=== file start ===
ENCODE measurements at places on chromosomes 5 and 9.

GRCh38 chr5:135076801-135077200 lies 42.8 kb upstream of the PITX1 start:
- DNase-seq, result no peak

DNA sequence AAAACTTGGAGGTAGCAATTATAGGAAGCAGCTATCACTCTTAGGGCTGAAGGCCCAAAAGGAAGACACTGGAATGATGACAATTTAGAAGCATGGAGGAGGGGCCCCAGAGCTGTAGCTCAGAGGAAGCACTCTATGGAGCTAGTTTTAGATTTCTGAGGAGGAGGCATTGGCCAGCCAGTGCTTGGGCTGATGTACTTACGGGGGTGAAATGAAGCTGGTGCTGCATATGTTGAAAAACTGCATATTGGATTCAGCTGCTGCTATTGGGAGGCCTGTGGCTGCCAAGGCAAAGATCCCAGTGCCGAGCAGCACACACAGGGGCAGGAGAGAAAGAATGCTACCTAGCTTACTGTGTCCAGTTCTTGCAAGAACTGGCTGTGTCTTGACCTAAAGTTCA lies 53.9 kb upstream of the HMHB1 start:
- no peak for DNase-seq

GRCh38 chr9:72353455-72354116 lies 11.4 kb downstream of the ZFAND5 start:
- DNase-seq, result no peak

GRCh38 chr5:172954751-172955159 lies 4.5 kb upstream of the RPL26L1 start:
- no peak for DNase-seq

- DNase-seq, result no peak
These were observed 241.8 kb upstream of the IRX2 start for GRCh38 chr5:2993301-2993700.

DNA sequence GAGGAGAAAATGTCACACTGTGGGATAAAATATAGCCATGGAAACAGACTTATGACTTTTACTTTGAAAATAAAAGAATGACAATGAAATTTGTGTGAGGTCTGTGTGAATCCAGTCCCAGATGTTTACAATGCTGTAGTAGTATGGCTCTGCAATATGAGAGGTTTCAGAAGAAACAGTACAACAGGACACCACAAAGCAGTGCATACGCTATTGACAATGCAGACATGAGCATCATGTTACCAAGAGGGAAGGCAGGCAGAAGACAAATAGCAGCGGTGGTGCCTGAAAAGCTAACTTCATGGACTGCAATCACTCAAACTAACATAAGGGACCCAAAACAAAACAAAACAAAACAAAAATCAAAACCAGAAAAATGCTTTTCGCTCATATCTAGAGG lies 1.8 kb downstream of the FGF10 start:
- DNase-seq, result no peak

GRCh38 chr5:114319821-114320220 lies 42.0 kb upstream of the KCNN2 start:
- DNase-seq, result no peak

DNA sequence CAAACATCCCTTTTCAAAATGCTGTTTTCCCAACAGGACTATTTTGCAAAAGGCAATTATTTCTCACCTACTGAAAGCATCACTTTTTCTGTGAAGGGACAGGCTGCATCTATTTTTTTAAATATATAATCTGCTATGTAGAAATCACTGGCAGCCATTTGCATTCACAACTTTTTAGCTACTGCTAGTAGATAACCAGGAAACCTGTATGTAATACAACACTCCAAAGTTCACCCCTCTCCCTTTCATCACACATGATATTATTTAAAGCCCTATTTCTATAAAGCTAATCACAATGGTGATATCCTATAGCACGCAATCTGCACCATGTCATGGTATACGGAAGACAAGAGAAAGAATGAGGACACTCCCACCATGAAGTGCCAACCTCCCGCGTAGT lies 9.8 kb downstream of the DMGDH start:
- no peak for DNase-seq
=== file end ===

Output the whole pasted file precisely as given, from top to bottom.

ENCODE measurements at places on chromosomes 5 and 9.

GRCh38 chr5:135076801-135077200 lies 42.8 kb upstream of the PITX1 start:
- DNase-seq, result no peak

DNA sequence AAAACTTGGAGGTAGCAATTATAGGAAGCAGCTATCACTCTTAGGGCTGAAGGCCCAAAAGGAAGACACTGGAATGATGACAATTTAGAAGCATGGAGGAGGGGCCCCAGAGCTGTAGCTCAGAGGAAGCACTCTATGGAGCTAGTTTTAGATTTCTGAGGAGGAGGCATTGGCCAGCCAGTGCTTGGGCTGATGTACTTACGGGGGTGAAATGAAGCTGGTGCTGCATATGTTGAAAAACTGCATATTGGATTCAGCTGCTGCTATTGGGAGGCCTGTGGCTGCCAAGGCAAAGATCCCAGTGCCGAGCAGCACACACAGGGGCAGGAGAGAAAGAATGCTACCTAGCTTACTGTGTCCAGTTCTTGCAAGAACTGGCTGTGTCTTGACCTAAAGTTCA lies 53.9 kb upstream of the HMHB1 start:
- no peak for DNase-seq

GRCh38 chr9:72353455-72354116 lies 11.4 kb downstream of the ZFAND5 start:
- DNase-seq, result no peak

GRCh38 chr5:172954751-172955159 lies 4.5 kb upstream of the RPL26L1 start:
- no peak for DNase-seq

- DNase-seq, result no peak
These were observed 241.8 kb upstream of the IRX2 start for GRCh38 chr5:2993301-2993700.

DNA sequence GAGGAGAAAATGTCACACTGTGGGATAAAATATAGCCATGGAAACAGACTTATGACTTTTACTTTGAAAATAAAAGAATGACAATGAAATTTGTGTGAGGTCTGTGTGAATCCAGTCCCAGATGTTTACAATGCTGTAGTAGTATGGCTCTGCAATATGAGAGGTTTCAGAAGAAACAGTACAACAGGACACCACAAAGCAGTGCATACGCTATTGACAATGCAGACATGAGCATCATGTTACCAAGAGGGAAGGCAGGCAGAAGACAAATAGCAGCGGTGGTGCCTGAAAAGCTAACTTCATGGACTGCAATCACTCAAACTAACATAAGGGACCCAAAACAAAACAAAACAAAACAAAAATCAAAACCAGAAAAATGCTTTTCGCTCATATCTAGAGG lies 1.8 kb downstream of the FGF10 start:
- DNase-seq, result no peak

GRCh38 chr5:114319821-114320220 lies 42.0 kb upstream of the KCNN2 start:
- DNase-seq, result no peak

DNA sequence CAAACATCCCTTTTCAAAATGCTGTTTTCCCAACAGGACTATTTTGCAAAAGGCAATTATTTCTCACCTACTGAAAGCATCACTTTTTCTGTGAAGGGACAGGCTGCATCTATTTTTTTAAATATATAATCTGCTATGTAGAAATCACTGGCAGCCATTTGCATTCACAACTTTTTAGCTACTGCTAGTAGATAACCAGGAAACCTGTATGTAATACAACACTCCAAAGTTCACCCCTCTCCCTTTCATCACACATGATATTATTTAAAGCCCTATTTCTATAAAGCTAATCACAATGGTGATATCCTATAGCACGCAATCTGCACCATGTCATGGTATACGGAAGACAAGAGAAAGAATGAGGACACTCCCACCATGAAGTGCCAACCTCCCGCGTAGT lies 9.8 kb downstream of the DMGDH start:
- no peak for DNase-seq